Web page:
Sunday, May 31, 2020

"Birdie and Me"

J. M. M. Nuanez's debut middle grade novel, Birdie and Me, was published in February 2020 by Penguin Random House.

In her spare time, she likes to read, garden, and build miniature things. She's a committed fan of cats, pizza, and YouTube.

Nuanez applied the Page 69 Test to Birdie and Me and reported the following:
On page 69, we find our main characters, twelve-year-old Jack and her younger brother, Birdie, on the morning of their disastrous attempt to return home via an unsanctioned nine-hour Greyhound bus ride. Surprisingly, page 69 is a pretty good place to start in terms of getting a sense of the book. Both Jack and Birdie’s voices, along with their unique perspectives and desires are represented, and the constant problem of how these kids will find a place to call home is front and center.
“Half an hour?”

“Okay. We’ll eat Honey Bunny Buns when we get to the station, okay?”

He nods again and says, “How come you’re using that flashlight?”

“I’m worried Patrick will somehow see our room lights. Now remember, bring only what you can carry yourself. I’ll have my own stuff to deal with. I’m not sure if we’ll ever be back here.”

My heart skips a beat saying that out loud.

“I know. You told me last night.” Birdie switches on his own flashlight and gets out of bed. I go back to my room and finish my hair. When I’m done, I check my small duffel bag and backpack. I have to leave some clothes and books behind, but there’s nothing to do about that. We still have to walk to town, take two buses, and then once we’re in Portland, take the city bus to Mrs. Spater’s.

As I help Birdie along the side of the house, I already know Birdie is going to be too cold, but he insisted on wearing his zebra-print leggings and skirt, along with his purple jacket. He has his hair separated into two short pigtails and wears a silver and turquoise beanie, which I’ve never seen before.

“Rosie found it at the thrift shop,” he says. “Don’t worry, it’s washed.”

I put my finger to my lips as we pass in front of the house.
Although much of the story’s plot is incited by Birdie’s choice of clothes, the meat of the drama is really about Jack’s protectiveness over Birdie and her conflicted view of her recently passed mother. This all contributes to her struggle to let her new and unconventional family love her. I’m happy that her apprehension about leaving town is shown – she is determined, yes, but her skipping-heart reveals her nervousness about the decision to runaway back home. And the image of her assisting Birdie along the dark side of their estranged uncle’s house shows Jack’s sense of responsibility and desire to protect him.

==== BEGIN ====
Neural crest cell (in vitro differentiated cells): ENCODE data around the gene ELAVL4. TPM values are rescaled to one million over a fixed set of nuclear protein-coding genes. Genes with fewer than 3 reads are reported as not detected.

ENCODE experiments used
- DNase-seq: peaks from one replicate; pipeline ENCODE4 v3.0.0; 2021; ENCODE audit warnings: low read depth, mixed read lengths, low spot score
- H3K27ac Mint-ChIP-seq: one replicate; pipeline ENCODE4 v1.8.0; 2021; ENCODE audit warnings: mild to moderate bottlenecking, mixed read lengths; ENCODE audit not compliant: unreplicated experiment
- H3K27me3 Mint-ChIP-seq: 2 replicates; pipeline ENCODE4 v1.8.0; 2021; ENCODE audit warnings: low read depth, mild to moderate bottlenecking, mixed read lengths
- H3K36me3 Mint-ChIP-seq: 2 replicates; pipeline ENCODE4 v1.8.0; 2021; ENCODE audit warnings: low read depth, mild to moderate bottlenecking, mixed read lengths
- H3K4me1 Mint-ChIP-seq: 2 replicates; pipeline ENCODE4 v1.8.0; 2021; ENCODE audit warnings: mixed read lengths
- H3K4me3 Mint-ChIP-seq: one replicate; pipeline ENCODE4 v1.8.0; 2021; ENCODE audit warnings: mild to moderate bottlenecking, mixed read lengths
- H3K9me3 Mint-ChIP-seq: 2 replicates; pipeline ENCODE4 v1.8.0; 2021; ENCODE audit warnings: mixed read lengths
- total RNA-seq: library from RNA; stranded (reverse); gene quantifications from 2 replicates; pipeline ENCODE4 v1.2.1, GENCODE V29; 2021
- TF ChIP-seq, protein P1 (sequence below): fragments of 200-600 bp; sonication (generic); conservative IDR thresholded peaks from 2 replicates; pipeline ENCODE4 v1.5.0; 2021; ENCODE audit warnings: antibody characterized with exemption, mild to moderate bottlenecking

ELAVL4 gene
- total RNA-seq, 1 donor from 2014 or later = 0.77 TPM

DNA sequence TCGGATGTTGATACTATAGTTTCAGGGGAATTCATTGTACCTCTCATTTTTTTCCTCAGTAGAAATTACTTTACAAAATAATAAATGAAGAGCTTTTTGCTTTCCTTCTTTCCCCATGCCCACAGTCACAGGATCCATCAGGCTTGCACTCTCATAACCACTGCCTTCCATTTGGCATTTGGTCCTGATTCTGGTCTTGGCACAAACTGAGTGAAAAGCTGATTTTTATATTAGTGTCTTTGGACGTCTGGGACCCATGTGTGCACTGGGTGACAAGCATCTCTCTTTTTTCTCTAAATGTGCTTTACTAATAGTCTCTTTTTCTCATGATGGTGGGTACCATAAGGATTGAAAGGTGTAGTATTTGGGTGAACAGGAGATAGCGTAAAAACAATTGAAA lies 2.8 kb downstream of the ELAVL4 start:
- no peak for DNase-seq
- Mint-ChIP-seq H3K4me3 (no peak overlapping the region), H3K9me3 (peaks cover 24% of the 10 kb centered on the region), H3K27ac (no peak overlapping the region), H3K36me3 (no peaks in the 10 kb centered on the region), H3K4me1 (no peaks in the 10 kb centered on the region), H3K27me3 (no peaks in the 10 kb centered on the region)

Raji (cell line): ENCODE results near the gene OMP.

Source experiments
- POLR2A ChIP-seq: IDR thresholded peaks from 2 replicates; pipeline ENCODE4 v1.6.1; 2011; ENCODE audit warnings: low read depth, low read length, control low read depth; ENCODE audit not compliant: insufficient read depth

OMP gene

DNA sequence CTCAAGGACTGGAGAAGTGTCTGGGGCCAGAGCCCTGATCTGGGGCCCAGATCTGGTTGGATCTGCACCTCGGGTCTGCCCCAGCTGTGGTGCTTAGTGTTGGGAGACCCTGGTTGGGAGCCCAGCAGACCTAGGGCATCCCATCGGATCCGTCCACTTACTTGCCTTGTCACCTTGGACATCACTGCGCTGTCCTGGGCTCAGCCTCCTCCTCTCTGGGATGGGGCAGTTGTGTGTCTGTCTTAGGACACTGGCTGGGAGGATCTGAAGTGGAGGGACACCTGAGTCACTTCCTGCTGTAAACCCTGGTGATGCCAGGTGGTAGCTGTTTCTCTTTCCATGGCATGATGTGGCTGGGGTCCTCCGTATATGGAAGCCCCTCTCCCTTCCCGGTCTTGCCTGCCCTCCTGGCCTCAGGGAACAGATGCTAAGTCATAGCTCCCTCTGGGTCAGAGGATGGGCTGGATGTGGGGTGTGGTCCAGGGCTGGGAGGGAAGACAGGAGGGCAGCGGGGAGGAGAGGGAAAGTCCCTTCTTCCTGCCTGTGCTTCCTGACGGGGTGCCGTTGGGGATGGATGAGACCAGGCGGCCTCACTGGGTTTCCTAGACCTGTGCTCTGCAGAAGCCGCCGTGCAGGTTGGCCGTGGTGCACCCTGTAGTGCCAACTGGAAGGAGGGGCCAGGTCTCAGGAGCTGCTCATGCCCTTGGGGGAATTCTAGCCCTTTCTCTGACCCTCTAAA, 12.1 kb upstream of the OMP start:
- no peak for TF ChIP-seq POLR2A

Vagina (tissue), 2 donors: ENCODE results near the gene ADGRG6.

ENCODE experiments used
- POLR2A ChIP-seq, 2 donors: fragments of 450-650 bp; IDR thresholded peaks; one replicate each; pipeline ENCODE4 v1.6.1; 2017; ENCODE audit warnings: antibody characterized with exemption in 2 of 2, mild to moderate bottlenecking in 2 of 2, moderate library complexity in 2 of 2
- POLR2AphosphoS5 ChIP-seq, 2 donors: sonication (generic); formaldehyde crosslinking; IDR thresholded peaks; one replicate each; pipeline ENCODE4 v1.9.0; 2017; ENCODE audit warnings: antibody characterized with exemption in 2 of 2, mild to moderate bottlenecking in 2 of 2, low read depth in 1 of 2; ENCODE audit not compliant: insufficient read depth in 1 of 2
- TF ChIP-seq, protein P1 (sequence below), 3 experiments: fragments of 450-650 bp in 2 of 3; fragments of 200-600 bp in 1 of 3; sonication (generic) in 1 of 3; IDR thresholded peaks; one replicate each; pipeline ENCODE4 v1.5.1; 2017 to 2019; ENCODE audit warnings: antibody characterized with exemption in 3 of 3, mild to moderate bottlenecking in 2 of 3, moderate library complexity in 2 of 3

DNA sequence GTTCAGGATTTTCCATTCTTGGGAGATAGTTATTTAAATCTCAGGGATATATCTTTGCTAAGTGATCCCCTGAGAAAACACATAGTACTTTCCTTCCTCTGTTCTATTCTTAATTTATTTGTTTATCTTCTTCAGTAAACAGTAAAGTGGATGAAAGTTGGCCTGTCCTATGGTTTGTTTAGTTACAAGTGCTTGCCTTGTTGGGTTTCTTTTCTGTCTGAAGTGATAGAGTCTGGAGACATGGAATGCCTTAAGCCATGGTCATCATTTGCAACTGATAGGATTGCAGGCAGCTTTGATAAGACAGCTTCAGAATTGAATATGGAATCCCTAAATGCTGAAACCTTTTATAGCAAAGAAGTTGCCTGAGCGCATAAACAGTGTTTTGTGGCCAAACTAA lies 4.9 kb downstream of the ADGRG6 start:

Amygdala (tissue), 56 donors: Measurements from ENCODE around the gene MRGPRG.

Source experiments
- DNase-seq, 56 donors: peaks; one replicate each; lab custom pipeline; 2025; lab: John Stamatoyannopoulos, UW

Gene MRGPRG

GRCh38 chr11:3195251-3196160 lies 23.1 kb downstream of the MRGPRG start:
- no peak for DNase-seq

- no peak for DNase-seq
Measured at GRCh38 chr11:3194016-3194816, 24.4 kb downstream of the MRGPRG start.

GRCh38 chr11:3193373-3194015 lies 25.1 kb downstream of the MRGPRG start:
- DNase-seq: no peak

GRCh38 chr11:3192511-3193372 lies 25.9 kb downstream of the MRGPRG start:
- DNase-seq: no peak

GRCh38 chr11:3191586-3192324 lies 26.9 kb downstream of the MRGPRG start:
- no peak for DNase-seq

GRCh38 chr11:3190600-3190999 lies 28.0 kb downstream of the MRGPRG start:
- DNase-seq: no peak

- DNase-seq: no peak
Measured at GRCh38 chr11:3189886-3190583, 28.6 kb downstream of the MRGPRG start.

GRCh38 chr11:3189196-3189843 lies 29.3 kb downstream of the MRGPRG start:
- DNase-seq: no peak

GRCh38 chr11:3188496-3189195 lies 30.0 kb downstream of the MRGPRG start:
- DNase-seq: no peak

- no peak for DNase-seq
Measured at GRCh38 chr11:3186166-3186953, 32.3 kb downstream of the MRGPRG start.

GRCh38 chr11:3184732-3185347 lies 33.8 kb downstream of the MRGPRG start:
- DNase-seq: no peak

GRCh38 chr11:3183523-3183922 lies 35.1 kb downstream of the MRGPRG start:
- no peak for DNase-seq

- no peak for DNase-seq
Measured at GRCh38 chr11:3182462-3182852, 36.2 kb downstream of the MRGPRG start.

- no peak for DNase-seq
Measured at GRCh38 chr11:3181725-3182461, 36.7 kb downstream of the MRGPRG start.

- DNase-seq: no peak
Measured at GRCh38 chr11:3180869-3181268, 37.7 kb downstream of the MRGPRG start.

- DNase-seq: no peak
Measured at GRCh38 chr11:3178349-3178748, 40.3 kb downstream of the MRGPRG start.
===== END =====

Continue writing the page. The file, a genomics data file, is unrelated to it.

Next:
All of this truly encapsulates what Jack is all about at this moment in her life.

I am also surprised to find that even Birdie’s sense of style is on display here! And even his insistence of fashion over physical comfort or practicality! While the book isn’t solely about a gender non-conforming kid, Birdie’s clothes play an important role in forcing his new unconventional family to come to grips with all the changes happening around them. Birdie continually receives a lot of (mostly unwanted) attention because of what he wears and I’m happy this important part of his personality is shining quite bright on page 69.

Overall, I think this excerpt does a great job of reflecting my desire to balance authentic, complicated and quirky characters with the sometimes inscrutable quest to find a place they can be their true and best selves. I call it a pass of the Page 69 Test!
Visit J. M. M. Nuanez's website.

Writers Read: J. M. M. Nuanez.

--Marshal Zeringue